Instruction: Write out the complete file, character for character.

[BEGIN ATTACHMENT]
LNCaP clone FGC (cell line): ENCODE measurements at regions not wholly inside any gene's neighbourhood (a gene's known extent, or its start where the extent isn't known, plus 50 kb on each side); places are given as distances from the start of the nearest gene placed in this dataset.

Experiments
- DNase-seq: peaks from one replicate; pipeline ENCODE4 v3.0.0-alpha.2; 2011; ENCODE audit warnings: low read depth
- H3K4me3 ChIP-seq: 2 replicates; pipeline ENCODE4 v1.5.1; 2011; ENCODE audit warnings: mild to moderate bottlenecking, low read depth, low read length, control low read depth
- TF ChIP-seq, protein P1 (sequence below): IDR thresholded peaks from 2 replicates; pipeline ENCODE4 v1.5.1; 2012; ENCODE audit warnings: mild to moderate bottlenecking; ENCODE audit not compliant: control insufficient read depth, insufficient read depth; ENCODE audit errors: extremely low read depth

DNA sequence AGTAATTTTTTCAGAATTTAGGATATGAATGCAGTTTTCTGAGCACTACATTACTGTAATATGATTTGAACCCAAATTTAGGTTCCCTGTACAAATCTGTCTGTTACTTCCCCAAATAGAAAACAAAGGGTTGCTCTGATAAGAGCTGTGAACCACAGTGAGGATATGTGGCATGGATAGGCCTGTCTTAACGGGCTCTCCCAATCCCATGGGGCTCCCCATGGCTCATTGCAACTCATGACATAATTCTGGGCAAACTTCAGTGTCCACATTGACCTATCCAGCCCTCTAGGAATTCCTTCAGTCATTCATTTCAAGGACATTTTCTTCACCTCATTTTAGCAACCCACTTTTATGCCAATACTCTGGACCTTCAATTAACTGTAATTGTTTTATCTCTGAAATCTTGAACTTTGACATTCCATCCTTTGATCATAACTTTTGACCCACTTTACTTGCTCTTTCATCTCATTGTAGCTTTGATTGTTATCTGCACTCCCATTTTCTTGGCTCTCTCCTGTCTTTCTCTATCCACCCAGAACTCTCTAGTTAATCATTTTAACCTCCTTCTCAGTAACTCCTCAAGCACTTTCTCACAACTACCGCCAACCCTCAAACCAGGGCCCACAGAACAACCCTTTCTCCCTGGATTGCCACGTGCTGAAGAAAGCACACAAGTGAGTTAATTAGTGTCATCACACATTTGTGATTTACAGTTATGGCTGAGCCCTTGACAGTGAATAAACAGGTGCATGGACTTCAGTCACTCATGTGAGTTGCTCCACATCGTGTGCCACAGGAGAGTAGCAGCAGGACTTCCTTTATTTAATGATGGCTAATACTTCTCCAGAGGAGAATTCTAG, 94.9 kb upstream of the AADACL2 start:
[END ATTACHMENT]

LNCaP clone FGC (cell line): ENCODE measurements at regions not wholly inside any gene's neighbourhood (a gene's known extent, or its start where the extent isn't known, plus 50 kb on each side); places are given as distances from the start of the nearest gene placed in this dataset.

Experiments
- DNase-seq: peaks from one replicate; pipeline ENCODE4 v3.0.0-alpha.2; 2011; ENCODE audit warnings: low read depth
- H3K4me3 ChIP-seq: 2 replicates; pipeline ENCODE4 v1.5.1; 2011; ENCODE audit warnings: mild to moderate bottlenecking, low read depth, low read length, control low read depth
- TF ChIP-seq, protein P1 (sequence below): IDR thresholded peaks from 2 replicates; pipeline ENCODE4 v1.5.1; 2012; ENCODE audit warnings: mild to moderate bottlenecking; ENCODE audit not compliant: control insufficient read depth, insufficient read depth; ENCODE audit errors: extremely low read depth

DNA sequence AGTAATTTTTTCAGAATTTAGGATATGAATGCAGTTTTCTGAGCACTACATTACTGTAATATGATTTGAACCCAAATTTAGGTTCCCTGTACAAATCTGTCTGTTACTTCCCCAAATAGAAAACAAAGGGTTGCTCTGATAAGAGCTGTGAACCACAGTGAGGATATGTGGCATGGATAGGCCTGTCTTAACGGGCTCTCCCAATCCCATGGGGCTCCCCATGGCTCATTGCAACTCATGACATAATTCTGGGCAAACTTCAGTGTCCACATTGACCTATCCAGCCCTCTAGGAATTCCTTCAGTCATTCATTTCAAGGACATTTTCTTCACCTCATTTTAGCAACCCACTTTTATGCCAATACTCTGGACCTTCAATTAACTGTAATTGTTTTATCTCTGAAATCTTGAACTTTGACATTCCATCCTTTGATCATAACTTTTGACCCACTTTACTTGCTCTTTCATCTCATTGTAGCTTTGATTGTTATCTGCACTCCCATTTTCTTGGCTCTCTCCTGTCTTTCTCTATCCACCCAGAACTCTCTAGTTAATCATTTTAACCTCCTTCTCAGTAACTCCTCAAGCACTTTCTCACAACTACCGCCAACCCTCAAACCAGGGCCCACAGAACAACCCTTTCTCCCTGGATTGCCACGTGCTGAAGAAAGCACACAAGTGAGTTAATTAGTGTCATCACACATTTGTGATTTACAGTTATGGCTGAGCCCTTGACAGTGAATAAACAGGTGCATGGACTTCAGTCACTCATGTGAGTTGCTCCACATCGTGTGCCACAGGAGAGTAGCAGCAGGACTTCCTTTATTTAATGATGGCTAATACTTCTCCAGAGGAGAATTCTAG, 94.9 kb upstream of the AADACL2 start: